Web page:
Bus Éireann’s €10 fee for bicycles questioned but Minister Ryan says it’s not a matter for him

Bus Éireann’s €10 each-way charge for bicycles on Expressway and local coaches with storage is being questioned by the Labour leader Ivana Bacik, but Green Party leader and transport Minister Eamon Ryan says it’s a matter for the bus company.

The bicycle feels applies regardless of the length of journey, which means the bicycle ticket is often more costly than the passenger ticket.

The use of coaches with storage suitable for bicycles includes many services between towns and into cities where there is rarely much luggage in the hold.

Bus Éireann — which is wholly owned by the Government — has the most expensive charging practices.

Citylink, Aircoach, and GoBus charge half of the State-owned bus operator at €5, while JJ Kavanagh and Matthews both carry bicycles for free. All are subject to space which generally cannot be reserved except GoBus which offers a phone-in booking service.

The National Cycle Policy 2009-2020 introduced by former transport minister Noel Dempsey included the action: “We will examine the existing conditions of carriage of bikes on intercity buses – both public and private – and develop specific policies to improve the service. This will include having operators provide clear information on the conditions of carriage of bikes.”

Since taking office Minister Ryan has abandoned having a separate National Cycle Policy. Some of cycling policy has been integrated into the National Sustainable Mobility Policy but it lacks the number of actions as the standalone Cycle Policy.

The change had other impacts such as the removal of the policy to trial bicycles on Luas trams off-peak. Transport authorities who are responsible for the Luas have maintained it is because of safety but other tram systems which use the same trams allow bicycles on board.


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In a written parliamentary question, Labour leader and Dublin TD Bacik asked the Minister for Transport, Tourism and Sport “if Bus Éireann’s €10 charge for transporting bicycles by bus is in line with Government policy; and if he will make a statement on the need to promote cross-modal commuting and interchangeable public and active transport methods.”

In the written response, transport and environment Minister Ryan said: “As Minister for Transport, I have responsibility for policy and overall funding in relation to public transport; however, I am not involved in the day-to-day operations of public transport.”

Ryan’s office said that as the issue raised is an operational matter for Bus Éireann it has been forwarded to Bus Éireann for direct reply.

“The National Sustainable Mobility Policy (SMP) was published in April 2022 alongside an Action Plan containing 91 actions to be delivered during the period from 2022-2025,” he said. “Following the development of new targets under the Climate Action Plan 2023 these actions are being undertaken as part of achieving targets of a 50% increase in daily active travel journeys, a 130% increase in daily public transport journeys, and a 20% reduction in total vehicle kilometres travelled by 2030.”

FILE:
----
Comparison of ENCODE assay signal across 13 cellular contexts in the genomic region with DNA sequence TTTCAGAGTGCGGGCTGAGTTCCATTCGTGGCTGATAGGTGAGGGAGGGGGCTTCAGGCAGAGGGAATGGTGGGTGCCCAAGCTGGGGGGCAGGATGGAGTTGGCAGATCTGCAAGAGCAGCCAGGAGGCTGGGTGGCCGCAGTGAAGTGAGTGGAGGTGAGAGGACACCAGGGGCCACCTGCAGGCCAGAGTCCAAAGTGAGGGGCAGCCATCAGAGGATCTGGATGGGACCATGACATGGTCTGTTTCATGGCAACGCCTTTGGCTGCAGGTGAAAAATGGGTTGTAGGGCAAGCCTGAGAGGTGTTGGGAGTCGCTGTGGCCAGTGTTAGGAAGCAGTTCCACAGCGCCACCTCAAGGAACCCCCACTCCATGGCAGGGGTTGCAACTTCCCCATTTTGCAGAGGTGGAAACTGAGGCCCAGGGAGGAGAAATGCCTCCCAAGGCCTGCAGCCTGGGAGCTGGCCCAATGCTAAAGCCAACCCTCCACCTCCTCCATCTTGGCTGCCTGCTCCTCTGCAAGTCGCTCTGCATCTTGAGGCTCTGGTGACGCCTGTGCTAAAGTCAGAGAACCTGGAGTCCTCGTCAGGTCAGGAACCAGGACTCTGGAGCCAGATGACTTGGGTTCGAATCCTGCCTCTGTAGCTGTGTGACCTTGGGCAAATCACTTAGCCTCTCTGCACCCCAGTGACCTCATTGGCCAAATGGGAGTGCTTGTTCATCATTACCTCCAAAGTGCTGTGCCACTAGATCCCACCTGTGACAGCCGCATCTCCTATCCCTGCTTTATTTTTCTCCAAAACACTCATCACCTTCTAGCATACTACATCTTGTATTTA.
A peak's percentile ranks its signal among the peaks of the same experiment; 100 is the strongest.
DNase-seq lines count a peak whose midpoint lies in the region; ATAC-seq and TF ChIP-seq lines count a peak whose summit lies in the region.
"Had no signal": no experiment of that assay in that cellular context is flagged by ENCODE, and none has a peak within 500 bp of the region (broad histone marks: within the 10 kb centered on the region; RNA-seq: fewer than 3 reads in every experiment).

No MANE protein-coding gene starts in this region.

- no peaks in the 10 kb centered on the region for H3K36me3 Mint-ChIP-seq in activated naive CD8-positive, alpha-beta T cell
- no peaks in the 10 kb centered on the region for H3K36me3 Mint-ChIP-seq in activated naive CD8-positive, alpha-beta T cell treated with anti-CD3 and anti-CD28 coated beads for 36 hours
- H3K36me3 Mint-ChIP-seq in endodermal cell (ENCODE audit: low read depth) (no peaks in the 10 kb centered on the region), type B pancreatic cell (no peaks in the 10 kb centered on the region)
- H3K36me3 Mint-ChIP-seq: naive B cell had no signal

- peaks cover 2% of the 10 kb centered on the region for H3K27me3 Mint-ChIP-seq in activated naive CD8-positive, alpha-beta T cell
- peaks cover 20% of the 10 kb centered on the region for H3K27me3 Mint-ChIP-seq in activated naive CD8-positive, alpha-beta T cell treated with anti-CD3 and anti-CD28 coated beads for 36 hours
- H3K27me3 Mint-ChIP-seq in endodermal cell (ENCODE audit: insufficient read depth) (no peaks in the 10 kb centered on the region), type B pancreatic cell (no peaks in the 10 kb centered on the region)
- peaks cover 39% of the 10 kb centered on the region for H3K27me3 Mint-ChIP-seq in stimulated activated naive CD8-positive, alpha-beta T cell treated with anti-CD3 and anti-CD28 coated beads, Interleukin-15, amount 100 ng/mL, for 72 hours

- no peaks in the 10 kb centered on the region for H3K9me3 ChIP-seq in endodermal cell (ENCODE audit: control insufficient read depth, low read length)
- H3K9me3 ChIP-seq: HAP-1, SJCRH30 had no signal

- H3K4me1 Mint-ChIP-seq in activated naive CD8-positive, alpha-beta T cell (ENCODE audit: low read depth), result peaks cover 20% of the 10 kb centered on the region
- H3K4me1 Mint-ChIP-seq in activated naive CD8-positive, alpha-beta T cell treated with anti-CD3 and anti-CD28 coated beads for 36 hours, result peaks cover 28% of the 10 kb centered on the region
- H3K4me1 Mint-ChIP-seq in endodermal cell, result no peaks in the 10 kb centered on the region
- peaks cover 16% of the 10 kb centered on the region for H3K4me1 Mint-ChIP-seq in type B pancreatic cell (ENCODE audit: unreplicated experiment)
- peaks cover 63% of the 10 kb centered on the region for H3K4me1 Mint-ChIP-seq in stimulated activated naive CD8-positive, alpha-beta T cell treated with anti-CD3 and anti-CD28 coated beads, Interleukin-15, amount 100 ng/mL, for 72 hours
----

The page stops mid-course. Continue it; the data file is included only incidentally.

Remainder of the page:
“The Action Plan covers all areas of sustainable mobility including the integration of public transport and active travel, and overall aims to enable more sustainable transport choices in our travel for work, education, and our social lives within our communities,” Ryan said.

Ryan added: “The Department also funds the installation of bike parking at various locations through the National Transport Authority (NTA). While the majority of these parking spaces are at schools, with 250 schools receiving bike parking in 2023 alone, some parking is installed in other locations including transport hubs, hospitals and third-level campuses, as well as throughout cities, towns and villages as part of public realm works completed under the Active Travel Infrastructure Programme.”

UPDATED: After the article was first published it was added that Matthews also carries bicycles for free.

3 comments

  1. For years there has been charges on cie services for bikes prams and dogs prams and dogs were removed years ago and bikes free on trains since at least the 80s

    Reply
    • Bikes were only made free on intercity trains in recent years or at least within the last 5 or so years. Before that you’d have to pay for a bicycle ticket for the guards van and maybe for a while with the newer trains.

      Reply
  2. Eamon Ryan has always been a me-Feiner. He allowed all previous coalition partners away with all manner of poor behavior (inc economic meltdown in 2007 etc). So, no surprises that he, as a Green, is attempting to turn a blind-eye to what is a blatant anti-green charge for bikes on busses.

    Romanian busses (e,g, who park on Sean Mc Dermot Street, Dublin) have large trailers for extra luggage. They travel through Europe, on & off ferries etc. If space was the issue, Bus Eireann could easily attach a (bespoke) bike carrying trailer – End of problem. But they have the space on most coaches. They are just trying to get extra money. (see what did there?).

    Reply

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